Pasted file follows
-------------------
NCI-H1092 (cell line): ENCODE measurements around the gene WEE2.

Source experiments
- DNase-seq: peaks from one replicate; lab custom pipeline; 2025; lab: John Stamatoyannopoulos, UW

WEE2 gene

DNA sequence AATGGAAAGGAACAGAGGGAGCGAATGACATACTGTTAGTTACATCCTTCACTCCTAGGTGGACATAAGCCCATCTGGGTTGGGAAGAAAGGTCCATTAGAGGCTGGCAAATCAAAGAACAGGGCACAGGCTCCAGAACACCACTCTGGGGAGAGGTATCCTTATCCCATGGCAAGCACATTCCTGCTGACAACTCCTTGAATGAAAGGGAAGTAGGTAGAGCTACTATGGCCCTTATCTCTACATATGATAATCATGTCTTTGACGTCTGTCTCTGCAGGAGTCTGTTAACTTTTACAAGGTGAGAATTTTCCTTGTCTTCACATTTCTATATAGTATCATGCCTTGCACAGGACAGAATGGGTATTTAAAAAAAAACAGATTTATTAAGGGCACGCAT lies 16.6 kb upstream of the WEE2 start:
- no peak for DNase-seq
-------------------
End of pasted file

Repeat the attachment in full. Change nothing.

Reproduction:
NCI-H1092 (cell line): ENCODE measurements around the gene WEE2.

Source experiments
- DNase-seq: peaks from one replicate; lab custom pipeline; 2025; lab: John Stamatoyannopoulos, UW

WEE2 gene

DNA sequence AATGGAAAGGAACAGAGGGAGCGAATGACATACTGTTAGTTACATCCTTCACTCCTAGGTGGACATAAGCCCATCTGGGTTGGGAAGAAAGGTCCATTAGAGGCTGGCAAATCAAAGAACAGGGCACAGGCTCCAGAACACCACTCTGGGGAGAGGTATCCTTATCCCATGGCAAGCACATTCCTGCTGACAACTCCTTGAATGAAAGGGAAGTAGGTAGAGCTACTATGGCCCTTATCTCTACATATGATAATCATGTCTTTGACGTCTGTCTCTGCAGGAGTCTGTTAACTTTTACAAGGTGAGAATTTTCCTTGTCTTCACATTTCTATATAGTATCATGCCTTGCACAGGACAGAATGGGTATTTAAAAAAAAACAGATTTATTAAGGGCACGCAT lies 16.6 kb upstream of the WEE2 start:
- no peak for DNase-seq